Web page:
"Honeybee collapse has much to teach us about how humans can avoid a similar fate."


Thu, Jul 17th, 2014 12:00 by capnasty NEWS

On the New York Times' opinion page, Mark Winston looks at the collapse of the honeybee. Aside from the catastrophic effects that this is causing, Mark wonders if the way the collapse is happening -- a "death by a thousand cuts" -- will teach humanity how to avoid our own extinction.

Honeybee collapse has been particularly vexing because there is no one cause, but rather a thousand little cuts. The main elements include the compounding impact of pesticides applied to fields, as well as pesticides applied directly into hives to control mites; fungal, bacterial and viral pests and diseases; nutritional deficiencies caused by vast acreages of single-crop fields that lack diverse flowering plants; and, in the United States, commercial beekeeping itself, which disrupts colonies by moving most bees around the country multiple times each year to pollinate crops.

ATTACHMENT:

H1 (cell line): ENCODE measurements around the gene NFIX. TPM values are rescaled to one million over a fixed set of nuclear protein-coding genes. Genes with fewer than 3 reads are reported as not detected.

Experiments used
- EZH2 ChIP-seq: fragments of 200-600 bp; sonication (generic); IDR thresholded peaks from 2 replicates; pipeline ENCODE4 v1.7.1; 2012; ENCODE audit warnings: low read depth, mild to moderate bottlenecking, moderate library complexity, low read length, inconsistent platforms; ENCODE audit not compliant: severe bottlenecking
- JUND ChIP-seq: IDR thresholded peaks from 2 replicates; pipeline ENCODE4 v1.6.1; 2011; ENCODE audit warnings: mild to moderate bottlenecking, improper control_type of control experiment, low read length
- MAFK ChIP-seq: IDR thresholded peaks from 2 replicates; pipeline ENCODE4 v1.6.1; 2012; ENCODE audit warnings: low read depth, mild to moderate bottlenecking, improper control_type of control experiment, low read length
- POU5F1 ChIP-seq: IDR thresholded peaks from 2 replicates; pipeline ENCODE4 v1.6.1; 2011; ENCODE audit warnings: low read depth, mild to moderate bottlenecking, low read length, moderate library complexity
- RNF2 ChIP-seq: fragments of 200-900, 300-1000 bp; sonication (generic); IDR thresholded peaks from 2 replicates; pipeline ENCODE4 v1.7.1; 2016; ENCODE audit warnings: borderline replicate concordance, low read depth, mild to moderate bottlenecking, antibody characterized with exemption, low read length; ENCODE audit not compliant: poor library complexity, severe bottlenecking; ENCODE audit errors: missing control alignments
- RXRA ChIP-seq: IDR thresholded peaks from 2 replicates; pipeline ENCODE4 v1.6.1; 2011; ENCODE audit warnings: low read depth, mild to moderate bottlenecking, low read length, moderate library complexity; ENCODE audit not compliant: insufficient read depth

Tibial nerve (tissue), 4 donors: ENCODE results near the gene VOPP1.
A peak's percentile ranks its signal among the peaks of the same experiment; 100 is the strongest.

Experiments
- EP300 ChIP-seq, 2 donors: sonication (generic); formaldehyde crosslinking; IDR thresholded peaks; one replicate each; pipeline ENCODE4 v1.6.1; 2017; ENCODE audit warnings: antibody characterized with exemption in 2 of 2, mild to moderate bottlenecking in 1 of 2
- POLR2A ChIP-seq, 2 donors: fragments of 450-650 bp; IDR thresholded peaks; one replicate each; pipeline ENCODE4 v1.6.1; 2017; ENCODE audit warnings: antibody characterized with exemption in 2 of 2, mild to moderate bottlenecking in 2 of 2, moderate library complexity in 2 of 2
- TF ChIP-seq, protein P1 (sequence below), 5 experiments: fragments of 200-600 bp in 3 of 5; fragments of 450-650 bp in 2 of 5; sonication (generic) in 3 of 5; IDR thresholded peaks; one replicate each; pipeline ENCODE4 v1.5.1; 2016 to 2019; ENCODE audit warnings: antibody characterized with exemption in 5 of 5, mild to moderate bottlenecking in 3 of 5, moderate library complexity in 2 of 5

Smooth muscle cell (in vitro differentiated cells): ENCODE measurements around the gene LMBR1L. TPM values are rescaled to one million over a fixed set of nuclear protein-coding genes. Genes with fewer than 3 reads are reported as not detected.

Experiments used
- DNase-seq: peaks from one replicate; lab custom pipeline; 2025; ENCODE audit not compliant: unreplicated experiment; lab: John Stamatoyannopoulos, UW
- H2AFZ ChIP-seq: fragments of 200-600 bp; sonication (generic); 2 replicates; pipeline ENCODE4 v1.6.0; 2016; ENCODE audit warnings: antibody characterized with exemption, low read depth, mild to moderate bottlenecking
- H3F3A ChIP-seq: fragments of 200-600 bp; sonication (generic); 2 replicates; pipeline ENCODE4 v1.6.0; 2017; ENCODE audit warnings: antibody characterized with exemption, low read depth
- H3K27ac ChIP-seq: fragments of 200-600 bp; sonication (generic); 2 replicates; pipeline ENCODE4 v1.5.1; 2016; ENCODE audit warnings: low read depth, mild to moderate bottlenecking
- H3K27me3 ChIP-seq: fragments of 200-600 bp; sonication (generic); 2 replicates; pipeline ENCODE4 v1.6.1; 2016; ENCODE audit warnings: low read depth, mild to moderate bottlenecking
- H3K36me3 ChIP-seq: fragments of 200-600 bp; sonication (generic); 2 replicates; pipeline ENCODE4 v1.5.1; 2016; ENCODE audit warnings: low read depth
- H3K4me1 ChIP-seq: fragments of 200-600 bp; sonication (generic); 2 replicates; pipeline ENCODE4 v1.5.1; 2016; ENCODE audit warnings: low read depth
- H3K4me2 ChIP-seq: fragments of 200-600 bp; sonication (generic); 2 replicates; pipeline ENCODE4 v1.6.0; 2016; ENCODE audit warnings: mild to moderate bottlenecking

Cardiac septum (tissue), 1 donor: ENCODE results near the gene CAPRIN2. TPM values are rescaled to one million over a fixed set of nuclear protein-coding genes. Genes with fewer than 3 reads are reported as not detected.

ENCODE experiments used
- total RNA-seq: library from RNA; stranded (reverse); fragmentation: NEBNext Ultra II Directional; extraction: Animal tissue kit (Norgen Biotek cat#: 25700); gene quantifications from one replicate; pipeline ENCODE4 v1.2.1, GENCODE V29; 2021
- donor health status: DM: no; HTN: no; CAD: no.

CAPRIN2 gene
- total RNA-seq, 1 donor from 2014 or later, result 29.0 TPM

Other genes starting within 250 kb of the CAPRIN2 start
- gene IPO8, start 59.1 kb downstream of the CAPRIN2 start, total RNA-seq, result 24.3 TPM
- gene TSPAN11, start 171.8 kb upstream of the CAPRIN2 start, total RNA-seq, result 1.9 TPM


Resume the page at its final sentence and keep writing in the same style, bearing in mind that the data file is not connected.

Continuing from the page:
The real issue, though, is not the volume of problems, but the interactions among them. Here we find a core lesson from the bees that we ignore at our peril: the concept of synergy, where one plus one equals three, or four, or more. A typical honeybee colony contains residue from more than 120 pesticides. Alone, each represents a benign dose. But together they form a toxic soup of chemicals whose interplay can substantially reduce the effectiveness of bees’ immune systems, making them more susceptible to diseases.



You may also be interested in:

Hospital Elevator Buttons Dirtier Than a Toilet
Experimental Ebola Drug Has Run Out
Cell Transplant Allows Paralysed Man to Walk Again
Seven Minutes of Uncomfortable Exercise Provides Same Benefits As Prolonged Endurance Training
Where the HIV Pandemic Originated From